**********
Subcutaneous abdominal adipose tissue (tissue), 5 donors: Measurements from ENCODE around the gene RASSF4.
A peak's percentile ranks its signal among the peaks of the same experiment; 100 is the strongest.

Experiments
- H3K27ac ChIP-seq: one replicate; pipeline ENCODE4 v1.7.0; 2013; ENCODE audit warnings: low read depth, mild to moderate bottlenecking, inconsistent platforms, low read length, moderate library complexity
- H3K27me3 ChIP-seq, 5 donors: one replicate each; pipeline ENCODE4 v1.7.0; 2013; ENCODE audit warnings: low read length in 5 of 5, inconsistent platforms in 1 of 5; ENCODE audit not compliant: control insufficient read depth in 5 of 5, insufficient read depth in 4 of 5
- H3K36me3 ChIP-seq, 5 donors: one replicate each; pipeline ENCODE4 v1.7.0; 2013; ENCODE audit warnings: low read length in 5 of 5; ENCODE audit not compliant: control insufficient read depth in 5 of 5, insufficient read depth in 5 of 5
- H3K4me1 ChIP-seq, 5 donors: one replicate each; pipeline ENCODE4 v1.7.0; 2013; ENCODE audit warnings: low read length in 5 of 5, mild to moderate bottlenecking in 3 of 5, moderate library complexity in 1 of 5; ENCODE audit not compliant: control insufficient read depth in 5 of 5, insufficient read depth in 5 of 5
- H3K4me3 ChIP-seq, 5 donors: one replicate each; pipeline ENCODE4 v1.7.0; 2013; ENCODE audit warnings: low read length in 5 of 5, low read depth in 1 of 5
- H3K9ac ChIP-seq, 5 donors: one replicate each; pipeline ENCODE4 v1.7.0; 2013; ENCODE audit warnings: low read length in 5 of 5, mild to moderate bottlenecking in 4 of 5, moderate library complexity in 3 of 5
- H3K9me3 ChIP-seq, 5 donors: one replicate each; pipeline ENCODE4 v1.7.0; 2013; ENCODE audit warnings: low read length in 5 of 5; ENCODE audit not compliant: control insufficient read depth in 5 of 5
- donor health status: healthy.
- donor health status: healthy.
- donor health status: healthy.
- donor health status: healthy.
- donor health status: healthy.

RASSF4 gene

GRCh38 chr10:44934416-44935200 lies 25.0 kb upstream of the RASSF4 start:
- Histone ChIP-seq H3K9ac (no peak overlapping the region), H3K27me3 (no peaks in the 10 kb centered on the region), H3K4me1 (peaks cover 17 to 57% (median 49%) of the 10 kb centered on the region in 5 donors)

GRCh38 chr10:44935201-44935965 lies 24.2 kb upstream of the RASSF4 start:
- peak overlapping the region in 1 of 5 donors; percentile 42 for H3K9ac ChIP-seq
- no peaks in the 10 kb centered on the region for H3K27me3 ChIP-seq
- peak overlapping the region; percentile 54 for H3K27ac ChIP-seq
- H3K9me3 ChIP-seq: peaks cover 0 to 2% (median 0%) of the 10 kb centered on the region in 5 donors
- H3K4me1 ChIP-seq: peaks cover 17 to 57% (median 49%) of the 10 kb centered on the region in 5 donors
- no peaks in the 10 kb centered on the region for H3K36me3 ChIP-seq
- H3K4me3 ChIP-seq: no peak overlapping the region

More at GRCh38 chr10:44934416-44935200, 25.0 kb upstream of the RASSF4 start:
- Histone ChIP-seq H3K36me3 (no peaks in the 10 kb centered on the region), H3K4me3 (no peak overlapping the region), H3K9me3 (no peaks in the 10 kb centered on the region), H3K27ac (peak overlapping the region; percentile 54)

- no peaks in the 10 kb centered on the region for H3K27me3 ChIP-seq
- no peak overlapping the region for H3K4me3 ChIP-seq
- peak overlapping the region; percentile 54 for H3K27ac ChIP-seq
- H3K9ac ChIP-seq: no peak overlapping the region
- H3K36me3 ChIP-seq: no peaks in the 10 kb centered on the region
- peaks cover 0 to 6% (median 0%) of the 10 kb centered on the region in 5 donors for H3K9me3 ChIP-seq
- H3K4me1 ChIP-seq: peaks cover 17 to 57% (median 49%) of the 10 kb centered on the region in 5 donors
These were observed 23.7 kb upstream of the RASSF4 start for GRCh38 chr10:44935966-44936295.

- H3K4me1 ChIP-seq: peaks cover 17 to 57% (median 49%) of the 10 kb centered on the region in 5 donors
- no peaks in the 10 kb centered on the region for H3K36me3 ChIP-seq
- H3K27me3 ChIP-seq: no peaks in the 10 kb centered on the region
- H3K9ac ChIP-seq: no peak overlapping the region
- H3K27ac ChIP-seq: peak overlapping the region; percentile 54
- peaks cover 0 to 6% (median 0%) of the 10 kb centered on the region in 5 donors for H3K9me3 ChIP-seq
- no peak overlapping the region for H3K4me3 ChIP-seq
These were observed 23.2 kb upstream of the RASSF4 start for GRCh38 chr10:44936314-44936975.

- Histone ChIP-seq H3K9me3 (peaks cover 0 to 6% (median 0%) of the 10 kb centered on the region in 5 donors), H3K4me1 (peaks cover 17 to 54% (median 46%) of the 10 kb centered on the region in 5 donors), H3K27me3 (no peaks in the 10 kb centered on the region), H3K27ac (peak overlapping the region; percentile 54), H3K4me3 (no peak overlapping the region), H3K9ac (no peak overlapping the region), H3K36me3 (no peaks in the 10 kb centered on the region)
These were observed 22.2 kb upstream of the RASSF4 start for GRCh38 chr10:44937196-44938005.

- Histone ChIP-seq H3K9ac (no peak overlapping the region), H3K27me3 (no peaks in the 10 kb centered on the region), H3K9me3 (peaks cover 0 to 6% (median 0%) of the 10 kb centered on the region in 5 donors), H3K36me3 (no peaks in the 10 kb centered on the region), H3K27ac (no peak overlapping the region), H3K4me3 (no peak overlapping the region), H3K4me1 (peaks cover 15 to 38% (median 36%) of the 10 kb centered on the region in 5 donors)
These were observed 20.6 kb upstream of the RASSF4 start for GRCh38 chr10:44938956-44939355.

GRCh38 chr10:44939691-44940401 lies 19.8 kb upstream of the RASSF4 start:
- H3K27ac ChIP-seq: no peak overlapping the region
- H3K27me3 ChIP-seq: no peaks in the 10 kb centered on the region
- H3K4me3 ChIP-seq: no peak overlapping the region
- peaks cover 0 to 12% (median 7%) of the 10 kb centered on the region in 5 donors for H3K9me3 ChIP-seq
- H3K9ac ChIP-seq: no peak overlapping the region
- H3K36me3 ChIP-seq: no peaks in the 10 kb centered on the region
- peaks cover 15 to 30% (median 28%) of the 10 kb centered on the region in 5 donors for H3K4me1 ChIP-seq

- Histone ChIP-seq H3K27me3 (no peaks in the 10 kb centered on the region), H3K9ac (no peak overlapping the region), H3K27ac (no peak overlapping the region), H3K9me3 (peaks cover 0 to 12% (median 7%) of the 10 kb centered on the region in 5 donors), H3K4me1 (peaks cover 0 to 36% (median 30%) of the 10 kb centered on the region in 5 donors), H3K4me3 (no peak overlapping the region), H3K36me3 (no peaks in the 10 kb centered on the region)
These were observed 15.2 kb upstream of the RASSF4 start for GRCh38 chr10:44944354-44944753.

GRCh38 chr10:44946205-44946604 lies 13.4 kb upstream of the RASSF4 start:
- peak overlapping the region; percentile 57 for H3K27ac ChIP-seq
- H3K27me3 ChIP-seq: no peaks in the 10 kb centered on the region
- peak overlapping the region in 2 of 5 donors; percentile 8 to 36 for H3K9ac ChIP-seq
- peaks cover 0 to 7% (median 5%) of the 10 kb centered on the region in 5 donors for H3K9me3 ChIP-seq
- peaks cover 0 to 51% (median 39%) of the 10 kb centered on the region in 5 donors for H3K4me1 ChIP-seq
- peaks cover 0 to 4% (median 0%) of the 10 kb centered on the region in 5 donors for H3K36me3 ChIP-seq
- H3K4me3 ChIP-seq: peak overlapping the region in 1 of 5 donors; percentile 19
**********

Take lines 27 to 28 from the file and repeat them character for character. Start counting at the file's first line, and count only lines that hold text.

More at GRCh38 chr10:44934416-44935200, 25.0 kb upstream of the RASSF4 start:
- Histone ChIP-seq H3K36me3 (no peaks in the 10 kb centered on the region), H3K4me3 (no peak overlapping the region), H3K9me3 (no peaks in the 10 kb centered on the region), H3K27ac (peak overlapping the region; percentile 54)